In the world of big data and social-media-headed governance and policymaking, data analysis is judged based on the speed and accuracy of execution. This study attempts to modify the existing Association Rule Mining (ARM) techniques by improving the space constraints. Although most of the ARM research is primarily focused on computational efficiency, it has not considered the identification of either the optimal support or the confidence value. Selection of ideal support, as well as confidence value, is vital for the ‘ARM’s quality. However, with the large dataset availability, the space vector poses the latest challenge in processing. Identification of the optimal parameters adapted to the space model is non-deterministic in nature. This research will focus on a Grammatical Evolution (GE) Association Rule Miner (GE-ARM) to identify the optimal threshold parameters for mining quality rules. Simulations are done using the FoodMart2000 dataset, and then, the proposed method is compared against the Apriori, the Frequent Pattern (FP) growth, and the Genetic Algorithms (GA). Simulation results exhibit substantial enhancements in space and rules generated together with time complexity. Compared to Apriori and FP-tree methods, the proposed GE-ARM achieves lesser runtime by around 20%. Such an improvisation would categorically change the dynamics of social media analytics by reducing the space constraints and can have more significant ramifications in policymaking. Therefore, such an improvement is undoubtedly an effective nudge in policymaking.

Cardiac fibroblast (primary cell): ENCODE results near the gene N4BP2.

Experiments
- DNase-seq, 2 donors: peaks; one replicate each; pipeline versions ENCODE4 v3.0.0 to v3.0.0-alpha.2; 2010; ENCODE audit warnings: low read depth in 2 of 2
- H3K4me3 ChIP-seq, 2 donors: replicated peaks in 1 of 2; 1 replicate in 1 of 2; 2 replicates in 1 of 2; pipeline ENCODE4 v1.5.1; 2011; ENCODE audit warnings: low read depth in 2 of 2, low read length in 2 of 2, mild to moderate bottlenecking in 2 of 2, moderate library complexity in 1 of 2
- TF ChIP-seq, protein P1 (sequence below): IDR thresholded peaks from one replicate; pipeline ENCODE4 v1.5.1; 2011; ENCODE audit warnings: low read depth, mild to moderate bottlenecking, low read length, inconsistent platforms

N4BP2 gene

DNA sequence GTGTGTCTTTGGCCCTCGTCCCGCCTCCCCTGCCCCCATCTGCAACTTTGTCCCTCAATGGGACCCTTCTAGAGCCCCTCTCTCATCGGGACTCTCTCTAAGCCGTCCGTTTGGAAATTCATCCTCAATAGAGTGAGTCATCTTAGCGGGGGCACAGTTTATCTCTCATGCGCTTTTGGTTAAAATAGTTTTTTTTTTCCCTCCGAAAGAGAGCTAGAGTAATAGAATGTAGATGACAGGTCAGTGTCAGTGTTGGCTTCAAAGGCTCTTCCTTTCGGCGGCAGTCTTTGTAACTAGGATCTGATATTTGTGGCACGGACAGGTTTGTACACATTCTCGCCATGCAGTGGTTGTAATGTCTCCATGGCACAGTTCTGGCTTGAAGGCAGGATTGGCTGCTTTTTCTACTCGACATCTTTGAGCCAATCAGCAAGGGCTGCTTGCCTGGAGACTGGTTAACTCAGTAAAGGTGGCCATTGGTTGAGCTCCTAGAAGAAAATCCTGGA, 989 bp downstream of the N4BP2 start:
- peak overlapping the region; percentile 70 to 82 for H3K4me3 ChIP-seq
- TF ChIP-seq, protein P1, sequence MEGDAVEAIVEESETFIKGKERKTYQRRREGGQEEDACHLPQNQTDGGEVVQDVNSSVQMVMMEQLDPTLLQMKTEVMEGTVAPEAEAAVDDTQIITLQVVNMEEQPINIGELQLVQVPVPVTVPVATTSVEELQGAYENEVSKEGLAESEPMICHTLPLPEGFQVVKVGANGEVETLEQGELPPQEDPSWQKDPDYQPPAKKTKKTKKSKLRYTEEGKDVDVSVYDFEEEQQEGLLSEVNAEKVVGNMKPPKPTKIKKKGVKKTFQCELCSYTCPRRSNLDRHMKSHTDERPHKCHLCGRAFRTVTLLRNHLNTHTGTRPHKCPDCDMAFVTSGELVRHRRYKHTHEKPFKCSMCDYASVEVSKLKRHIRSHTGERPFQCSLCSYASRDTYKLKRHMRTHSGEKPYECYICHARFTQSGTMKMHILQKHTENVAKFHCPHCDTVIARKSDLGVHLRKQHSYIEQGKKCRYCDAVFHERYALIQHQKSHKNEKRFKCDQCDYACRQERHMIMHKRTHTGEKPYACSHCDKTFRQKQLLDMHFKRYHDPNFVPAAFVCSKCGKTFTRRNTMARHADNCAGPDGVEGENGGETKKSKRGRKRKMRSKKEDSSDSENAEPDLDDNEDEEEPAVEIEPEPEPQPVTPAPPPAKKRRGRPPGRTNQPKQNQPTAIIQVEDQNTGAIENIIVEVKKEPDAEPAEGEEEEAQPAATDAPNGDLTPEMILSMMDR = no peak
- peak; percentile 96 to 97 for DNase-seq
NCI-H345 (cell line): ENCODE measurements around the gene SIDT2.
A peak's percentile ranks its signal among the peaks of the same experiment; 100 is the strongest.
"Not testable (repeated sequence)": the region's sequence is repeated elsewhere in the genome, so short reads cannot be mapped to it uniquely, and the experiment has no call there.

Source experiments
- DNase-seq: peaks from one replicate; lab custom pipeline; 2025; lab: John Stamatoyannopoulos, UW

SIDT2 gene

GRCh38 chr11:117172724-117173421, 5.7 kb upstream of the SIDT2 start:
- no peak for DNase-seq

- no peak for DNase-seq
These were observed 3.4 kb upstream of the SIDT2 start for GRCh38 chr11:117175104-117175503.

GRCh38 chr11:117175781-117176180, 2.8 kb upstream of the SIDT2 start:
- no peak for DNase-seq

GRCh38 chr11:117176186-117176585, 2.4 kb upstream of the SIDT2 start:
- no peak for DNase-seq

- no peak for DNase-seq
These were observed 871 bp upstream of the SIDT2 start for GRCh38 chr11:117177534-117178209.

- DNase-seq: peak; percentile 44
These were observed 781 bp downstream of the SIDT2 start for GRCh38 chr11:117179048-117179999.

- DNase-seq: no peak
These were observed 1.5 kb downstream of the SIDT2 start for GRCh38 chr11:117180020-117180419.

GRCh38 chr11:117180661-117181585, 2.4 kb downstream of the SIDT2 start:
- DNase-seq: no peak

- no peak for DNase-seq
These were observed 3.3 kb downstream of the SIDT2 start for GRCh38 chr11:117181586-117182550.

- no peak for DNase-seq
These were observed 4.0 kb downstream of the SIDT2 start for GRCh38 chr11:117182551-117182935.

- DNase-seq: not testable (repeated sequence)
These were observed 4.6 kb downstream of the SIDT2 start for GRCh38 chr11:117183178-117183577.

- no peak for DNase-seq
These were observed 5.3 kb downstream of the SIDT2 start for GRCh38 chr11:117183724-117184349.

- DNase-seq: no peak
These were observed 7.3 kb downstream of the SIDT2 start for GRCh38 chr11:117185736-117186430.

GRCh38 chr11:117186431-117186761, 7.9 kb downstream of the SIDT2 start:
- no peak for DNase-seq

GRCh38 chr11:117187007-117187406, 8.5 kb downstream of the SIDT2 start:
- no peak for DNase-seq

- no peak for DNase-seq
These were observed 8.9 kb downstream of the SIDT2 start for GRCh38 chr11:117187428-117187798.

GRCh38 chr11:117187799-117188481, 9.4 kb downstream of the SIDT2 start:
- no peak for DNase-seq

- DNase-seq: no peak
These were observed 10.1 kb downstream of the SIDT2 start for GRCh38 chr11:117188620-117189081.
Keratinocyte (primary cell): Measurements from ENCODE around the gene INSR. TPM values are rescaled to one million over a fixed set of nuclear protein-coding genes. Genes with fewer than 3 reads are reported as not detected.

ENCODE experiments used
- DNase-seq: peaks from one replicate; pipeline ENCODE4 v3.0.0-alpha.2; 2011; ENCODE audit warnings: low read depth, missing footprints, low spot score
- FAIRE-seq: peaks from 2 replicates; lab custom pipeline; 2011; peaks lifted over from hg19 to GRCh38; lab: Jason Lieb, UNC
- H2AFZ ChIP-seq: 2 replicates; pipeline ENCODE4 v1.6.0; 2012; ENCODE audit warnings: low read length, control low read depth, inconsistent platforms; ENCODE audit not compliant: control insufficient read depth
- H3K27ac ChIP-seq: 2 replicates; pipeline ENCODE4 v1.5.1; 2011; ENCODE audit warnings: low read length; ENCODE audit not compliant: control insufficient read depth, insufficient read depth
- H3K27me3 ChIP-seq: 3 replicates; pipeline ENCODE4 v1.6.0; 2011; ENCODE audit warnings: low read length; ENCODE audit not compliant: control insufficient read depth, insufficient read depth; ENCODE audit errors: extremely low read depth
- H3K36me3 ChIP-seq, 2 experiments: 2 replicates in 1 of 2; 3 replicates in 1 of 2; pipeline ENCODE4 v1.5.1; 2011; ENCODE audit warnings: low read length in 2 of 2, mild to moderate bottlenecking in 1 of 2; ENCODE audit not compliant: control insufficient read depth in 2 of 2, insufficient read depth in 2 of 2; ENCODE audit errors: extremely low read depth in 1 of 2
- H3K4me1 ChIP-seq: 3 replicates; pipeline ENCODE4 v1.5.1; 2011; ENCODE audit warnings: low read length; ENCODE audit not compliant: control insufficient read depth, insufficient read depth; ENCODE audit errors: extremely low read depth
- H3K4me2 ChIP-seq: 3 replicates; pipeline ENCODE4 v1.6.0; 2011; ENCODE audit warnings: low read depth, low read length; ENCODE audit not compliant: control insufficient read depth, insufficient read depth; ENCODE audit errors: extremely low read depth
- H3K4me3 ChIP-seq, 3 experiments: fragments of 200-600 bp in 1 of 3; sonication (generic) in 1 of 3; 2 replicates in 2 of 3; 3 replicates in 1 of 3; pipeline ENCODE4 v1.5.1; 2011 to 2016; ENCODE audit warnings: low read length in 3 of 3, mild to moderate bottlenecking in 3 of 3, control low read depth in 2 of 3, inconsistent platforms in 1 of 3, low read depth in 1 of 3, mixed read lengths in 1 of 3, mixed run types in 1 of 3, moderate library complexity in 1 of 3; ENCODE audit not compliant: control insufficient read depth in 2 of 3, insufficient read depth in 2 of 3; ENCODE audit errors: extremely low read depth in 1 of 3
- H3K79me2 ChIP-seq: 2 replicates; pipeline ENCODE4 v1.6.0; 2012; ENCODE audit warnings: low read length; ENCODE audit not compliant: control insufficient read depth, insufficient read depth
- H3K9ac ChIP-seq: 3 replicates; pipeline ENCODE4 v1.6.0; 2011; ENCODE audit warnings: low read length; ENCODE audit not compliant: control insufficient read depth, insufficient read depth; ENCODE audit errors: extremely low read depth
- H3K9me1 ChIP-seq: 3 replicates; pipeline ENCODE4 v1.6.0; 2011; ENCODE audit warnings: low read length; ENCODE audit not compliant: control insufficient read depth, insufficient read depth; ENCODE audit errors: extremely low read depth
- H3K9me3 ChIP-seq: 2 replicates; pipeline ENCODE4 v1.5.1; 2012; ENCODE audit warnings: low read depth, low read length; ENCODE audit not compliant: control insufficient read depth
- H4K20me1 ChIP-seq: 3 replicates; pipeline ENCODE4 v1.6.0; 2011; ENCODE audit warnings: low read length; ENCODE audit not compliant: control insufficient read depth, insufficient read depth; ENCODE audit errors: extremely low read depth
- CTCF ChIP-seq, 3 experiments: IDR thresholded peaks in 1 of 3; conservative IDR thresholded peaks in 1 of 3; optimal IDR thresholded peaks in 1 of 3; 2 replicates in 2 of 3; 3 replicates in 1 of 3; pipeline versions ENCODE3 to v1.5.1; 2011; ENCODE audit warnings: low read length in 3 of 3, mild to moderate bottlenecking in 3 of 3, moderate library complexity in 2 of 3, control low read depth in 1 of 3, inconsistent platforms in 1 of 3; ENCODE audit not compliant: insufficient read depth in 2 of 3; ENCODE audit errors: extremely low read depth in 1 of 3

The present paper discusses the change in accessibility and searchability of data due to the popularity of mobile app versions of social media. The main argument is that new social media platforms restrict the access of search engines to the user-generated contents that are created and exchanged within them, and such trends have made access to public content more difficult. Focusing on the phrases “platforms as information blockhole” and “burial of content”, this article is a conceptual paper that argues that in contrast with the idea of freedom of information and data in world-wide-web, today mobile app platforms have formed close-core databases that search engines are restricted to access to them. The article warns that due to the increasing popularity of social media platforms, a huge volume of information is being generated and exchanged within them and this leads to new discrimination in access to the information. It also stresses the necessity of new types of syndication contracts between search engines and platforms as a new business model; or new policies that guarantee the findability of generating and exchanging public data on social media platforms.